CA’ MACANA - 100% original paper-mache Venetian carnival masks.
Friday March 10, 2017
How to identify a traditional Venetian mask
All that glitters is not gold, the saying goes: and this is true of the glitter on masks, as well.

All that glitters is not gold, the saying goes: and this is true of the glitter on masks, as well. This is exactly what we found out at the beginning of the 1980s, when we started a small business involving masks.

At first we were only having fun and trying, as architecture students in Venice, to put some extra money in our pockets. We were though taking the first steps towards bringing to light a long-lost Venetian tradition: mask making.


A forgetful city: the reason for the decline of masks in Venice


In a city whose love for disguise was painted by unnumbered artists and had to be regulated by proper laws, forgetting the techniques to create masks should have been almost impossible.

Almost, indeed, since after the fall of the Serenissima Republic in 1797, the custom was gradually abandoned, due to the ban on masks and on Carnival imposed during the French and, later, Austrian occupation. Fear of uprisings and riots lead to the twilight of mask-wearing… Until 1979, i.e. more or less when we turn up in Venice, too.


How to tell a real mask from a fake: from a lost to a renewed tradition


In 1979, some citizens’ associations, the Municipality of Venice, the La Fenice Theatre and La Biennale actively collaborated to restore Carnival. In the meanwhile, we were learning the ancient techniques of mask making, whose simplicity amazed us.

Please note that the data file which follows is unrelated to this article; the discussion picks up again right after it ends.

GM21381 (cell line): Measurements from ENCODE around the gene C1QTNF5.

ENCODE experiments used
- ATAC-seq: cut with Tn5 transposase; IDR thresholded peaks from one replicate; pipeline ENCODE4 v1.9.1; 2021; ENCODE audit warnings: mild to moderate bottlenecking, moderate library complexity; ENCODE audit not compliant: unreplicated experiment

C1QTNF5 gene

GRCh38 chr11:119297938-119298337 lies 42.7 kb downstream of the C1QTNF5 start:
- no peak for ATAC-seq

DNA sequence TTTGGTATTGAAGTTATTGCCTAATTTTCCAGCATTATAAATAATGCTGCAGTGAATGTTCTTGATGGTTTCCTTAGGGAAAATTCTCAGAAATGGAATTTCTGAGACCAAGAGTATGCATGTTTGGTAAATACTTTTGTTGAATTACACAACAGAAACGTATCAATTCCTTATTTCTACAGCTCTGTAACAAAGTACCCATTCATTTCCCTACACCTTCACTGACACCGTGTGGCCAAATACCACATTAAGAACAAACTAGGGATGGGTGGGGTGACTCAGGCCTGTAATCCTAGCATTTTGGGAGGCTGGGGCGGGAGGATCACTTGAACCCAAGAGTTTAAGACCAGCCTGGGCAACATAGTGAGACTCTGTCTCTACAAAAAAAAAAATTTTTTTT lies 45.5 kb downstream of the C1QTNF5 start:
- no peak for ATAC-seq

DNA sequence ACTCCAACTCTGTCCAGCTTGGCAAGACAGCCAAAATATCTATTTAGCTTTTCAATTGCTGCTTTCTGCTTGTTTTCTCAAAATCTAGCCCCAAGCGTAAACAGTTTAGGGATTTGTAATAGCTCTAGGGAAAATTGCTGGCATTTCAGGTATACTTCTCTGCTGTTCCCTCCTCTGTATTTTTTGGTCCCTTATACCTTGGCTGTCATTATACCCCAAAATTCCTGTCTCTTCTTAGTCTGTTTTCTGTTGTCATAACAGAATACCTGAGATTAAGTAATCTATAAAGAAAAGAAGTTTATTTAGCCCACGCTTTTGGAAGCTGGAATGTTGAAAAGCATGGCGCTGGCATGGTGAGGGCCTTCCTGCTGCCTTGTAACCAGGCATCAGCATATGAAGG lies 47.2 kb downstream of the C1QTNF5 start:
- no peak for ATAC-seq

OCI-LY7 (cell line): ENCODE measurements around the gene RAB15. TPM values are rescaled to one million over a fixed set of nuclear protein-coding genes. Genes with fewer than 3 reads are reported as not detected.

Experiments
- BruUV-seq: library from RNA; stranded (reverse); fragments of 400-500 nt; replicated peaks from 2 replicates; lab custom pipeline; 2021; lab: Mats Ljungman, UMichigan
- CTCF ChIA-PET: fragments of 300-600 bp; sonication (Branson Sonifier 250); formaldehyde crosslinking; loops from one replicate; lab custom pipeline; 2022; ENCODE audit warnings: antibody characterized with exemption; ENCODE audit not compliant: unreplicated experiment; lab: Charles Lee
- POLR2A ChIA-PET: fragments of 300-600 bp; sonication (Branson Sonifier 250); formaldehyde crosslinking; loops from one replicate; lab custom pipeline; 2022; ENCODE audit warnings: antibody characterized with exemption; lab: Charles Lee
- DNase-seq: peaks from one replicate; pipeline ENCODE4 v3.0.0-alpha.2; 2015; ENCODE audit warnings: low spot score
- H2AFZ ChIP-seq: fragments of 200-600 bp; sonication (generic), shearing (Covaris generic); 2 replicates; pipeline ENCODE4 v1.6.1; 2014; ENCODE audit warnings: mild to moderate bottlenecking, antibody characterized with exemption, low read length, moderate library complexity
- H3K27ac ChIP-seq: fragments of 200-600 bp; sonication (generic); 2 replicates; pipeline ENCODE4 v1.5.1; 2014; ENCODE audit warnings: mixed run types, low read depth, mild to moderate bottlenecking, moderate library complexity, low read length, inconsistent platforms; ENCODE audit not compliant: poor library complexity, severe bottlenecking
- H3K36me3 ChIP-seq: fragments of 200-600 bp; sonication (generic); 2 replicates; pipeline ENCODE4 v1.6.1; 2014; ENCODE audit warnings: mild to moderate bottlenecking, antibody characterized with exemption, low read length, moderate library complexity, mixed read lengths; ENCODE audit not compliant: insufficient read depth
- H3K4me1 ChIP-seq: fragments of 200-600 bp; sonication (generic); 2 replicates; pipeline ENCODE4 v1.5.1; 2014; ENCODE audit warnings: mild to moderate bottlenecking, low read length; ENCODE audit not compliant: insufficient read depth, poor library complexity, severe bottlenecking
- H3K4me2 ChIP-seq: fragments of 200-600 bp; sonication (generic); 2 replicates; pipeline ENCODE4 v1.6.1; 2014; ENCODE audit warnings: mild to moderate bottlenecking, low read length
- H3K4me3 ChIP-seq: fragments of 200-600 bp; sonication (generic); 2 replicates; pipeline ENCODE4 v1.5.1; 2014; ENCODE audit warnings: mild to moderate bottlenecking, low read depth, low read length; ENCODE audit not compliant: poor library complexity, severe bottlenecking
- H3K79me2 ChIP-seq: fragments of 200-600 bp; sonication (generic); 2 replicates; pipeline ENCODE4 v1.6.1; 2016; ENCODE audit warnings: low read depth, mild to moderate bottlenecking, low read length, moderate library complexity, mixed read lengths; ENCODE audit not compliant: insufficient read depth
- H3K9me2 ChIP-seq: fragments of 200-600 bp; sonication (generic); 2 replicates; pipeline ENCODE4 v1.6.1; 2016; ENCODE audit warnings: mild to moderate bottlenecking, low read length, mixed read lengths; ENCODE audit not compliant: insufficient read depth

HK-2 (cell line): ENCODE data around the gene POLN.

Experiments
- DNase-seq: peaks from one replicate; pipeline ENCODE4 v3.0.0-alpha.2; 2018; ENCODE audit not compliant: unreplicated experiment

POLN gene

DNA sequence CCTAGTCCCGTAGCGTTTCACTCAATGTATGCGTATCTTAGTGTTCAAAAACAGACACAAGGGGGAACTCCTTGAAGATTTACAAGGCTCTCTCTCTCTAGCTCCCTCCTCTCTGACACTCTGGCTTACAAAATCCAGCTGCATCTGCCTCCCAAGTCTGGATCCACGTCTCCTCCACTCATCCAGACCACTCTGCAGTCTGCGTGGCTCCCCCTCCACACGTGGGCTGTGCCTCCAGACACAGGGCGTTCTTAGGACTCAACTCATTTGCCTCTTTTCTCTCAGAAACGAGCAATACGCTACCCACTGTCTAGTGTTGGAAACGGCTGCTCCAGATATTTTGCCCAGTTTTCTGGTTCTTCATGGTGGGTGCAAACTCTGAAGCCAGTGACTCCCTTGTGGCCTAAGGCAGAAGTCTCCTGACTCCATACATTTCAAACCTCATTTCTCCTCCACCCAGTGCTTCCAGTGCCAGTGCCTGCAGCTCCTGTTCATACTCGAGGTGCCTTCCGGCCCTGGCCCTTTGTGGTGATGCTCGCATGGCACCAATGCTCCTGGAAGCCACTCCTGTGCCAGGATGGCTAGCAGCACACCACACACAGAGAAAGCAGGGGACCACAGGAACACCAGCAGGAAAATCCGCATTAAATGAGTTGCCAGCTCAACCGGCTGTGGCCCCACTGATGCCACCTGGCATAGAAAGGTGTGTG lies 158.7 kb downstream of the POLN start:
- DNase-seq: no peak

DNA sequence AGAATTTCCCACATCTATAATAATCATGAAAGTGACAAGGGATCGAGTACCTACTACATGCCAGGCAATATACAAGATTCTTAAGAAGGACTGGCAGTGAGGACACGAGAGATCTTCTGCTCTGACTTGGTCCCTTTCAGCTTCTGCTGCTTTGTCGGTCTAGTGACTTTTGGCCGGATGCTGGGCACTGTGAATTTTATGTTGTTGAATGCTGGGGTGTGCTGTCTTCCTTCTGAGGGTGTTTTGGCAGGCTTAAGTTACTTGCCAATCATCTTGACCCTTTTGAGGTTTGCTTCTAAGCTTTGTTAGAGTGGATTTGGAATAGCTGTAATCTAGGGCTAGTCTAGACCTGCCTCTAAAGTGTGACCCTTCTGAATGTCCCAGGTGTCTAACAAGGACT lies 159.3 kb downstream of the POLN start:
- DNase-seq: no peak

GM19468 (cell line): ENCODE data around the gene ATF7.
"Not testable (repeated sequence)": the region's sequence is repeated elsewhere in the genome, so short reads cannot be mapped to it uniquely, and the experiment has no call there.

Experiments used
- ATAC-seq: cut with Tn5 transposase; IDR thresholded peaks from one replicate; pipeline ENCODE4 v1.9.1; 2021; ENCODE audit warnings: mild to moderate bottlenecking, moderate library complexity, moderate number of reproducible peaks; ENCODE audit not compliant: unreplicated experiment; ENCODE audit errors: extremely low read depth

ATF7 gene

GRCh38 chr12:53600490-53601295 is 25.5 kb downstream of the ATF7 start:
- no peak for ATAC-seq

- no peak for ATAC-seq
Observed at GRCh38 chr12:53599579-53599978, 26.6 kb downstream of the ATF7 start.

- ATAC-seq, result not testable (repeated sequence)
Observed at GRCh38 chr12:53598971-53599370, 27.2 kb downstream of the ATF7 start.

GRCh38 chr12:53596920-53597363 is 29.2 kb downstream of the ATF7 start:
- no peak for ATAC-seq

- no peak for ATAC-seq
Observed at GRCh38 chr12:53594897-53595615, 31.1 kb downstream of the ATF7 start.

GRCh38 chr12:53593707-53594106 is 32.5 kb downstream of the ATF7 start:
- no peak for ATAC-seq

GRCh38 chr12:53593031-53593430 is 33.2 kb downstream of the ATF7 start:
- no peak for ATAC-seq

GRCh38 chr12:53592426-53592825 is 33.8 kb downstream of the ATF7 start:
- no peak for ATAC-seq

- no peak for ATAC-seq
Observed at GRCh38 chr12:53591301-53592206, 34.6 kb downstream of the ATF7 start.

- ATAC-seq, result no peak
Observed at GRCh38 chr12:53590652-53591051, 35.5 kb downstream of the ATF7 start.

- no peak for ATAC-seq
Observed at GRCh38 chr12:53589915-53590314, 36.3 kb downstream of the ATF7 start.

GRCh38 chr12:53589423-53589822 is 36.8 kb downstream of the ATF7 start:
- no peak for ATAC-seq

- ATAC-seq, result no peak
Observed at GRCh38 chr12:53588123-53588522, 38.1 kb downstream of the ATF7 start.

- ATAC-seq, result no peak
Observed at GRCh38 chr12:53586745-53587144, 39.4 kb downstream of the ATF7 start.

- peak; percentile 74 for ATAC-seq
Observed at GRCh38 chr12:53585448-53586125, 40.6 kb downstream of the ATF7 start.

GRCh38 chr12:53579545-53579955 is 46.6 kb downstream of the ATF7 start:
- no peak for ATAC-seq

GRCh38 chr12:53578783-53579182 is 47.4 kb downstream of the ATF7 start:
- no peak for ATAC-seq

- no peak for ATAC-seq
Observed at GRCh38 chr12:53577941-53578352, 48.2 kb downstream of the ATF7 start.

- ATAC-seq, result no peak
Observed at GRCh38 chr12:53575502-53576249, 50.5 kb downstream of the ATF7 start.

Nothing but your hands and some simple tools and materials have to be used, i.e. clay, plaster and absorbent paper. Clay is the material on which the new model is shaped and then used to obtain a plaster negative mould. The negative mould is filled with various layers of absorbent paper and carpet or wood glue. Sounds difficult? Not at all! Take a look at how it works!


Some practical tricks to choose a truly traditional Venetian mask


When the mask is dry, it can be drawn from its mould: this is the moment of truth. If you – or the mask maker’s you are going to buy at – have followed the ancient techniques correctly, your mask will be:

  • smooth, because no plaster has been applied to its surface in order to make it look perfect;
  • light, because it is only made of paper; except feathers, leather, paste and so on, of course;
  • flexible, because it must be able to slightly change its shape, so that it can suit your face.


From a practical point of view, another hint at the not so high quality of a mask is represented by dog-ears and unstuck edges. These are the symptoms of a work little cared for, but don’t worry: with a good teacher and some practice, you will be able to create your perfect mask in no time!

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